Working the Body Language of a Song (Part 1)

Pat Pattison is a professor at the Berklee College of Music and a widely respected songwriting coach and mentor.  I’ve written about his approach to songwriting before and find it a helpful way to approach the process most especially during the revising and polishing stage of writing.

If I were to identify two key ideas that inform his approach to writing better songs they would be these:

  1. prosody
  2. stability/instability

I’ll talk more about Pattison’s notion of prosody in a future post but for now I want to focus on his second idea of stability/instability.  The idea is closely related to the notion or consonance/dissonance in music (or tension/release in other forms of writing).  Depending on the intended emotional effect of a piece of music, as writers we want to be aware at all times whether the idea or expression has the quality of assertiveness (stable) or uncertainty (unstable). 

More importantly, we want to be able to use techniques that help our writing to convey these qualities in effective combinations.  In other words, we want to design both stable and unstable elements into our songwriting.

The simple I-IV-V formula for blues progressions is an example of these two elements in a time-honored combination.  It begins with the tonic (I) chord, moves to the subdominant (IV) chord creating a sense of movement (slightly unstable), then back to the dominant (stable), then to the subdominant briefly before heading to the dominant (V) chord (unstable).  With the dominant (V) chord, instability/tension is at its maximum and it resolves satisfyingly back to the stable tonic (I) chord.  It’s like a journey that takes us away and brings us back home.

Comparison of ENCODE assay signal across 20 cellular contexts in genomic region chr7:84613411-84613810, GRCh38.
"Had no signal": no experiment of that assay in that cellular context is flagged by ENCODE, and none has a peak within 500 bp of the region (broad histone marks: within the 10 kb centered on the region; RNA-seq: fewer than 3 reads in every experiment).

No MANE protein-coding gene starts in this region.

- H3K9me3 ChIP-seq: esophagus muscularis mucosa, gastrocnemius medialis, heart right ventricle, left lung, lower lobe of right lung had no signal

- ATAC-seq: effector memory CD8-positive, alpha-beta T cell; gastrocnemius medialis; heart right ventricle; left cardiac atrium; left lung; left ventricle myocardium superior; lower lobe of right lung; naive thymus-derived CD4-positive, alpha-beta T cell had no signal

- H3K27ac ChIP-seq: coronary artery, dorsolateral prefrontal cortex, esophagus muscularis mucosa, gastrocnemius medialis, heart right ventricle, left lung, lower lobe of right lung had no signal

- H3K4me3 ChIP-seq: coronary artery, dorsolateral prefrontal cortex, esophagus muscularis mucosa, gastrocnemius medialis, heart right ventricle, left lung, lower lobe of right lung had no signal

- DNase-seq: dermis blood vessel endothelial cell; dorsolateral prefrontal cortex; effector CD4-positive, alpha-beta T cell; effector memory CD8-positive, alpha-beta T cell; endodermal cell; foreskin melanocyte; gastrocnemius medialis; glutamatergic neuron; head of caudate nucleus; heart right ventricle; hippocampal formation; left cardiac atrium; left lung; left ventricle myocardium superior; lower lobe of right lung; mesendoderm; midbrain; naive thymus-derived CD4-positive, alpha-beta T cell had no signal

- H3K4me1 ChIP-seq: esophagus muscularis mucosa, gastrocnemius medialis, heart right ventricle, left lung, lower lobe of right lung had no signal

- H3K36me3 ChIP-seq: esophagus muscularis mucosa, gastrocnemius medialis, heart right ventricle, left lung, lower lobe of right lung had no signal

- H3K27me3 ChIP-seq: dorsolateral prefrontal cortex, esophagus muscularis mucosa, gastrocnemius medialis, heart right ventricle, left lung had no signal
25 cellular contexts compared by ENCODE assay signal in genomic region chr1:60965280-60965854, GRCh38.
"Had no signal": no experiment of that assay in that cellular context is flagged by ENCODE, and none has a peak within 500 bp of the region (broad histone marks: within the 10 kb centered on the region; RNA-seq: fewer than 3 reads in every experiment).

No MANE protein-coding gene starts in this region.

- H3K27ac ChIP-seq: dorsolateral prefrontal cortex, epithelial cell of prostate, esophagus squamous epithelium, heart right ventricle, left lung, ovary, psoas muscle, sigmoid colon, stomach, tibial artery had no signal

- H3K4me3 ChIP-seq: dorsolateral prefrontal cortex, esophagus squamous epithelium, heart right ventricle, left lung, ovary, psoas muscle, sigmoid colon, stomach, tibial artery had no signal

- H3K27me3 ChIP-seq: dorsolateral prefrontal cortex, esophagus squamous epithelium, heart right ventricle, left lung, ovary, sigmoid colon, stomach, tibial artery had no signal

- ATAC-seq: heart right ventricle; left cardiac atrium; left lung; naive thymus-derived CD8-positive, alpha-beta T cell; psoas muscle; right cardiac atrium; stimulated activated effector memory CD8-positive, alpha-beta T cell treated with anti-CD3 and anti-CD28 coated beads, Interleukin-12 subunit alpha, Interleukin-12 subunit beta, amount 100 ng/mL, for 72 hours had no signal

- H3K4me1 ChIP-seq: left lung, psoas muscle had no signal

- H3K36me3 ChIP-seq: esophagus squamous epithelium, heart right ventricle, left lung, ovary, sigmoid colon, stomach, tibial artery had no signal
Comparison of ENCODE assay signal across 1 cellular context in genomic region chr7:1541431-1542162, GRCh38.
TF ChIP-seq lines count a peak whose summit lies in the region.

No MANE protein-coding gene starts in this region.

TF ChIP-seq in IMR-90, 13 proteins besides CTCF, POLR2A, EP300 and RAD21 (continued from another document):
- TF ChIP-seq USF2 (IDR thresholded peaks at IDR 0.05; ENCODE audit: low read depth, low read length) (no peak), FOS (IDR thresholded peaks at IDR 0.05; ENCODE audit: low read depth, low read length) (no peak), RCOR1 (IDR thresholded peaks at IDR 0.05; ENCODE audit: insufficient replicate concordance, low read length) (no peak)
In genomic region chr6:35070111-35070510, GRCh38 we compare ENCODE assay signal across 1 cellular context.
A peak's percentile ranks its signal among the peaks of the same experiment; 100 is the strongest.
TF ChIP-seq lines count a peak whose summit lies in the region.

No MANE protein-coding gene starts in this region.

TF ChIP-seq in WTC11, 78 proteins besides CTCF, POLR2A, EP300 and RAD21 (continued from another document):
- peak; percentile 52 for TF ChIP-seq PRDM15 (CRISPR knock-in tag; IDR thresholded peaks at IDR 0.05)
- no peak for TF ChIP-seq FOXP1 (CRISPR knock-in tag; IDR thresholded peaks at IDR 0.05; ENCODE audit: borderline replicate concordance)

Many songwriters already understand this aspect of music composition but some like me hadn’t thought about applying it when we set words to music.  And that’s where Pat Pattison’s notion of ‘body language’ in lyrical phrasing comes into play.

More about that in the next posting.

More on simplicity and songwriting

The Glenn Morrison/Islove song “Goodbye” is a current example of success through simplicity.  It contains a strong melodic hook with a compelling visual image as the centrepiece: “…and it starts to snow in the streets of Mexico.”

It’s one of those lines that I can imagine a songwriter just blurting out as they play through the chord progression and then realizing they are on to something interesting.  The winning element here is that Morrison didn’t bury that line in complexity but chose to showcase it with a catchy and infinitely repeatable melody.

The song itself is a common chord progression (Am/F/G/Am) with only the addition of the C (Am/F/C/G) to create contrast between the opening verse and the lead up into the chorus.

From a production standpoint, however, there is quite a bit going in this song.  I suppose that’s the caveat to Gary Ewer’s comments about simplicity and success.  Dressing a song up for contemporary hit radio is perhaps the producer’s art form.  The right tempo, the right drum track, the sound textures (including Morrison’s use of a sample from “Every Breath You Take”), the perfect vocal performance, etc.

Simplicity is one thing.  Making the most of the song for the intended audience, especially contemporary hit radio, can be a very complicated and delicate undertaking indeed.

Good Man Down (Take 2)

I’ve taken a break from SAC Challenge 2015 this week because of other commitments but today I took a shot at revising how the lyrics are set to “Good Man Down.”

Over the past few weeks I’ve also been taking Pat Pattison’s course on songwriting.  Among other things, he talks about “body language” and setting lyrics front-heavy or back-heavy.  Front-heavy is on the first beat of the bar, back-heavy is set back in the bar.  Pattison says that front-heavy lends itself to “stability” and back-heavy to “unstable”.